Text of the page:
Disclaimer: The opinions expressed by our writers are their own and do not represent the views of U.Today. The financial and market information provided on U.Today is intended for informational purposes only. U.Today is not liable for any financial losses incurred while trading cryptocurrencies. Conduct your own research by contacting financial experts before making any investment decisions. We believe that all content is accurate as of the date of publication, but certain offers mentioned may no longer be available.
A total of 52% of Dogecoin addresses are "in profit’’ on their investments at a current price of $0.06, according to data from IntoTheBlock. This comes despite the fact that Dogecoin remains down nearly 90% from its May 2021 peak of around $0.73.
IntoTheBlock's In/Out of the Money gives the percentage of addresses that are profiting (in the money), breaking even (at the money), or losing money (out of the money) on their positions at the current price. The In/Out of the Money indicators also look at unrealized profits and losses for addresses that are holding the cryptocurrency currently.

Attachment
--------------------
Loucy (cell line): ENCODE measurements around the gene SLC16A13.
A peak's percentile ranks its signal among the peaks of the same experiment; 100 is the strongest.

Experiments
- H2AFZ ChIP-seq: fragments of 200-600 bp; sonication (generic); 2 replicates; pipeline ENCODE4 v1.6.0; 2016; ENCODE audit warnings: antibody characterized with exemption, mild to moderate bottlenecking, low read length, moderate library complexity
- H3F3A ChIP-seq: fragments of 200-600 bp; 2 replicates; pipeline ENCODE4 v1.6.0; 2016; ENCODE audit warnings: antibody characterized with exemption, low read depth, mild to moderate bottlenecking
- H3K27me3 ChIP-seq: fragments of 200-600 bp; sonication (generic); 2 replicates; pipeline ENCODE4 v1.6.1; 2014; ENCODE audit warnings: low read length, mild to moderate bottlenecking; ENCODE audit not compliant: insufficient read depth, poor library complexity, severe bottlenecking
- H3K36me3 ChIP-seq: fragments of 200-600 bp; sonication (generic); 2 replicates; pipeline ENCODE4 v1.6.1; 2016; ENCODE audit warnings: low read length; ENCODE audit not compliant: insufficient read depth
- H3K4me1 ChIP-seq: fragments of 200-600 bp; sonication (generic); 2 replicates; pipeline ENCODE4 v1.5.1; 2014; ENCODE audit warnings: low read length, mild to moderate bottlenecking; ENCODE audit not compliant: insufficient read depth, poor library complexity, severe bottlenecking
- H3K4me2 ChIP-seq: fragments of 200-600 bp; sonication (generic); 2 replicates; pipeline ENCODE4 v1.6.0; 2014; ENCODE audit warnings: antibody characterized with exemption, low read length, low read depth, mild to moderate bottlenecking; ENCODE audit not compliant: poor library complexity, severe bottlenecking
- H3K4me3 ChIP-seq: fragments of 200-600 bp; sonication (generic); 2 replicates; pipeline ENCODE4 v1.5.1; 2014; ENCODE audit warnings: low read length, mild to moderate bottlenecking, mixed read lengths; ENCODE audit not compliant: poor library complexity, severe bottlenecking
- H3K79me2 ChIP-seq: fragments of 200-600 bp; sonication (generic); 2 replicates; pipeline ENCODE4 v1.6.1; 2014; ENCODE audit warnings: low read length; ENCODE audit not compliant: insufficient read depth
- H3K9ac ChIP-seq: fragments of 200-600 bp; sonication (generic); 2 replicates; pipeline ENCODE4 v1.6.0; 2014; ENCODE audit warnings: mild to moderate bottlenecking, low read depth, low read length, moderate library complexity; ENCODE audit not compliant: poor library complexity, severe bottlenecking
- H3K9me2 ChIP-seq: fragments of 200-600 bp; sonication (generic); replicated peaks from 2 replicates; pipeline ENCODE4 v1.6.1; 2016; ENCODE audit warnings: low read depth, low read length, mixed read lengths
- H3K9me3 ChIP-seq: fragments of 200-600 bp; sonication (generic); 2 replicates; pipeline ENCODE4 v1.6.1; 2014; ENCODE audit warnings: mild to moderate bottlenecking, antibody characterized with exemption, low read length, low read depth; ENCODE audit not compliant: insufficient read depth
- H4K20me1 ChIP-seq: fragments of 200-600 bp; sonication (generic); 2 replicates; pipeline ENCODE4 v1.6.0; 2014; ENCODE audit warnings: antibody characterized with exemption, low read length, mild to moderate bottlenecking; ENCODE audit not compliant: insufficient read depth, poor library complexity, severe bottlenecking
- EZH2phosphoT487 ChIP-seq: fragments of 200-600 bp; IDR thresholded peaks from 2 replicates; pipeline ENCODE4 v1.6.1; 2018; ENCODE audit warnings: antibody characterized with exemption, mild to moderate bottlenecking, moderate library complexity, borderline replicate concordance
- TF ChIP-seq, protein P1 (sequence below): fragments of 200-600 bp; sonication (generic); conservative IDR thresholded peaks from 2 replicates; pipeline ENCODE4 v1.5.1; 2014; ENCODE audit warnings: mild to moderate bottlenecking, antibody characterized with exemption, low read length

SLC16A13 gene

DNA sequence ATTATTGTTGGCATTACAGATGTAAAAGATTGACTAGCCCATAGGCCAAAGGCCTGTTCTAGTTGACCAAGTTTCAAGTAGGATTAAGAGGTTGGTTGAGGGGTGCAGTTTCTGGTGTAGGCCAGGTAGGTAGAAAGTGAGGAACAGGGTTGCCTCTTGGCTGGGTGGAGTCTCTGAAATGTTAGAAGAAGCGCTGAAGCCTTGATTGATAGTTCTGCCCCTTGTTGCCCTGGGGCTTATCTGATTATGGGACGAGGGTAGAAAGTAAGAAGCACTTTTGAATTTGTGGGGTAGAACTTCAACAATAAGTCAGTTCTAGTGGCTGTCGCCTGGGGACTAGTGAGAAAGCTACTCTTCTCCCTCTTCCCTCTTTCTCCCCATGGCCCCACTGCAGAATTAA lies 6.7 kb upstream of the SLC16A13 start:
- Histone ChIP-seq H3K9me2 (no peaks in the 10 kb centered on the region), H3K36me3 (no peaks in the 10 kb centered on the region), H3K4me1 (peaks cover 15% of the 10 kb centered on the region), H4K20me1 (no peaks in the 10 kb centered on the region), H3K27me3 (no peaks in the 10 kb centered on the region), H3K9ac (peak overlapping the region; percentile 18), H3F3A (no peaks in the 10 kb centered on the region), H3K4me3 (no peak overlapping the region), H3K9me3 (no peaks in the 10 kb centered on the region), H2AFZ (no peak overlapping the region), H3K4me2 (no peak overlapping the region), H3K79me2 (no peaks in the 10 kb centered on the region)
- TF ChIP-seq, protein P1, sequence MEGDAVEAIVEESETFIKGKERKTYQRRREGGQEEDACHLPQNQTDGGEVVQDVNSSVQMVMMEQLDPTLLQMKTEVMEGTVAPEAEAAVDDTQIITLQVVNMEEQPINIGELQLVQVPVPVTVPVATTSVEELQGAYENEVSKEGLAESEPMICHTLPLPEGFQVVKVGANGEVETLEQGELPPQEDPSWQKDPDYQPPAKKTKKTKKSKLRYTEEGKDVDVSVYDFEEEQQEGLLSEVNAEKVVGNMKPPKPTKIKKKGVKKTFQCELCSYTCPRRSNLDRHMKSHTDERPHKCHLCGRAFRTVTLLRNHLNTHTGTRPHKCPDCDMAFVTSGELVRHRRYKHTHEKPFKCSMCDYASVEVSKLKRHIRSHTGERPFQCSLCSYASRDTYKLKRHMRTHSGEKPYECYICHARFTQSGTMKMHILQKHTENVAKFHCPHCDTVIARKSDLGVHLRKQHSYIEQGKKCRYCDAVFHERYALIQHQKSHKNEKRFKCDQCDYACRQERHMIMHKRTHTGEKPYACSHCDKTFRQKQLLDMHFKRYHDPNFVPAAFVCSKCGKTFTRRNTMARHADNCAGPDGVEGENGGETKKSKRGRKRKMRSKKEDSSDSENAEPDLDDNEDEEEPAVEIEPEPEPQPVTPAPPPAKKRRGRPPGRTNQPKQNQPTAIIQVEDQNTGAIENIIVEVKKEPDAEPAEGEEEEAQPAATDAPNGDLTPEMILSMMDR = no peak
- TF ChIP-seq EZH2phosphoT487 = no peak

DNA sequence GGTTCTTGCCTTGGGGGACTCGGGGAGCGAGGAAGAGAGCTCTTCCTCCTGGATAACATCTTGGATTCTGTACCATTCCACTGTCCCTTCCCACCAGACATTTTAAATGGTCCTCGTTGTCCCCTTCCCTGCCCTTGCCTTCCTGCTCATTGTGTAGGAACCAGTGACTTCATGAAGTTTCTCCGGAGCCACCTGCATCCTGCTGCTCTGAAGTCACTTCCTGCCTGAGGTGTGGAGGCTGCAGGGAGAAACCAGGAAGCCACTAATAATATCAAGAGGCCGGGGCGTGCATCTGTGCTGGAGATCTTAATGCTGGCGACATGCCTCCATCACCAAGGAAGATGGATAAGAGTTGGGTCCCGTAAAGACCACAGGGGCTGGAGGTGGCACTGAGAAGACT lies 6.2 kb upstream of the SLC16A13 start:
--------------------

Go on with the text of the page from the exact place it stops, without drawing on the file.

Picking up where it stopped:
Currently, this indicator shows that 52% of Dogecoin addresses are profiting, 46% of the remaining addresses are at a loss, and barely 2% are breaking even. Compared with Bitcoin and other altcoins, Dogecoin seems to be holding well in this regard.
Dogecoin price action
Dogecoin rebounded from lows of $0.04 on June 18 and recorded six out of nine days of positive price action. The bears sold near the daily MA 50 at nearly $0.077 on June 27. At the time of publication, Dogecoin was changing hands at $0.067, down 4.01% in the last 24 hours and up 6.21% in the past week, per CoinMarketCap data.
If buyers attempt again to push the price above the MA 50 at $0.077, DOGE might rally to $0.09 and then attempt the psychological $0.10 level.
On Wednesday, Bitcoin temporarily dipped below the $20,000 level as the market was still being affected by a number of factors, such as macroeconomic troubles with cryptocurrency firms. A recession in the United States and abroad is feared as long as inflation continues to be high and central banks try to raise interest rates further.